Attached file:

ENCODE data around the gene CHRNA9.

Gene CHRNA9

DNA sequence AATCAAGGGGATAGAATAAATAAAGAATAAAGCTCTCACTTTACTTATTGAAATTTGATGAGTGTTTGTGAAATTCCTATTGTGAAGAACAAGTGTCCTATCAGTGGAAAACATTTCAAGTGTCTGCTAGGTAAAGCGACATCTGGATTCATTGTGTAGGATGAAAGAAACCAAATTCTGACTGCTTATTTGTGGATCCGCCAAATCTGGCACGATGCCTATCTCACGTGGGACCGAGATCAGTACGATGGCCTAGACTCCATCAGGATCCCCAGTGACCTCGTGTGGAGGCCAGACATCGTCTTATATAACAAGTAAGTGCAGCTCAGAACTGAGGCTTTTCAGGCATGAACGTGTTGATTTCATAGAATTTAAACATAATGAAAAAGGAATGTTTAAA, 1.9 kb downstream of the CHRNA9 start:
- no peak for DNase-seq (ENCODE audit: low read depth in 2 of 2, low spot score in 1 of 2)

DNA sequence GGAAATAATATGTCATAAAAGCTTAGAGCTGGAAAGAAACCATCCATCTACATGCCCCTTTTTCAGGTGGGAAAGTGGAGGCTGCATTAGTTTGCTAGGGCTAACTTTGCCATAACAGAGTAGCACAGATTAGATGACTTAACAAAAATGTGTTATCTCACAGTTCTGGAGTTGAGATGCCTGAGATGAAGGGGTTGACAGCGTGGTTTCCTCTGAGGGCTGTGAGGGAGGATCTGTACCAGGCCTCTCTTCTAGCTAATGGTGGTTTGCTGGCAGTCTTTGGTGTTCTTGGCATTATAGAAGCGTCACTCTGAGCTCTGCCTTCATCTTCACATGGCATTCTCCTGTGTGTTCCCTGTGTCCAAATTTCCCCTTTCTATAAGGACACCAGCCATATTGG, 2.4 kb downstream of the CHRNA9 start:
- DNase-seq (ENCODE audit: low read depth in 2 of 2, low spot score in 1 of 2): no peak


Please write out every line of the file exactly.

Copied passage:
ENCODE data around the gene CHRNA9.

Gene CHRNA9

DNA sequence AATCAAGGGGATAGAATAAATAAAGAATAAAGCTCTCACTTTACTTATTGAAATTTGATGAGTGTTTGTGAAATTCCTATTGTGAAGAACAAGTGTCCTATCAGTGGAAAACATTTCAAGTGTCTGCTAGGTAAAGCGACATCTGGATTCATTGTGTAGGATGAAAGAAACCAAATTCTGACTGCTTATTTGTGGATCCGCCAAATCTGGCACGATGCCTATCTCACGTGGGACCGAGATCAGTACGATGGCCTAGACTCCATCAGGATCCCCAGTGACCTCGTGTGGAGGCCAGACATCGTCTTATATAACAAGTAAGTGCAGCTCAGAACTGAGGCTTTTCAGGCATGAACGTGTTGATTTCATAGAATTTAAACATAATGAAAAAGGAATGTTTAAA, 1.9 kb downstream of the CHRNA9 start:
- no peak for DNase-seq (ENCODE audit: low read depth in 2 of 2, low spot score in 1 of 2)

DNA sequence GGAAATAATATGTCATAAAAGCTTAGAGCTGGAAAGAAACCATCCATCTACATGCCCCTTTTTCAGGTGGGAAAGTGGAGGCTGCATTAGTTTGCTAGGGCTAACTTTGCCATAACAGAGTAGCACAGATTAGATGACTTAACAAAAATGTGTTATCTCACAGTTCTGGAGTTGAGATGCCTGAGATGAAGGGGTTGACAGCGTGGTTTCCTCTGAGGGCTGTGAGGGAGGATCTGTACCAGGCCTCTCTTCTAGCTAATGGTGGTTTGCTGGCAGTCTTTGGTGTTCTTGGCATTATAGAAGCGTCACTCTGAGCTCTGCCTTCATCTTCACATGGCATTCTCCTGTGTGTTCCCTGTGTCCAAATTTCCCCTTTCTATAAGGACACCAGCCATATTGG, 2.4 kb downstream of the CHRNA9 start:
- DNase-seq (ENCODE audit: low read depth in 2 of 2, low spot score in 1 of 2): no peak